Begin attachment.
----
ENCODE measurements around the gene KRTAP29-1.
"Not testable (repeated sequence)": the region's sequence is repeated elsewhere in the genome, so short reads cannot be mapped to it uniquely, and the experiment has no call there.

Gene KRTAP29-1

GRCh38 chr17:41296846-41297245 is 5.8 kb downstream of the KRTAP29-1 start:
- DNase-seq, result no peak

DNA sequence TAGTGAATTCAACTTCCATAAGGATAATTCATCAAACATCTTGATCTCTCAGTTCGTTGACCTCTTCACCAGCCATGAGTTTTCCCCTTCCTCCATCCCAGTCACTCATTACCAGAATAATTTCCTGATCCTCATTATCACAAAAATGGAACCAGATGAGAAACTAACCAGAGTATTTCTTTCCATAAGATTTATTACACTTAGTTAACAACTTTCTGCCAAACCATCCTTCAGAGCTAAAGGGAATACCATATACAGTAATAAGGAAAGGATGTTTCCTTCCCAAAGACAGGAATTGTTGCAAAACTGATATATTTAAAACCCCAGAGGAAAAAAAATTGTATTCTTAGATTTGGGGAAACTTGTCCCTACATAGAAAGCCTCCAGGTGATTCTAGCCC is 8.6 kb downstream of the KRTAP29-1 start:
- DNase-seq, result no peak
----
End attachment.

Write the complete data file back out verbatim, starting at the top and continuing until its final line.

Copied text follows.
ENCODE measurements around the gene KRTAP29-1.
"Not testable (repeated sequence)": the region's sequence is repeated elsewhere in the genome, so short reads cannot be mapped to it uniquely, and the experiment has no call there.

Gene KRTAP29-1

GRCh38 chr17:41296846-41297245 is 5.8 kb downstream of the KRTAP29-1 start:
- DNase-seq, result no peak

DNA sequence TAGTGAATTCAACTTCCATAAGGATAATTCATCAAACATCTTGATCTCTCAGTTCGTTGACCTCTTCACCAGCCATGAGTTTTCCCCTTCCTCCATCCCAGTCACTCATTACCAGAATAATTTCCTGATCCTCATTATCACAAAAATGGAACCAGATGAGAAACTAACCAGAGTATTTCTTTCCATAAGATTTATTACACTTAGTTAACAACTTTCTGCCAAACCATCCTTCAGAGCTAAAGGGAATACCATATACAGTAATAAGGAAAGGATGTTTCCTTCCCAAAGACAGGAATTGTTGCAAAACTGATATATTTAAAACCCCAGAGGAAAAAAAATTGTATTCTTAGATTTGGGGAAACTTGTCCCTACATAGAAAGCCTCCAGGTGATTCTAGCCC is 8.6 kb downstream of the KRTAP29-1 start:
- DNase-seq, result no peak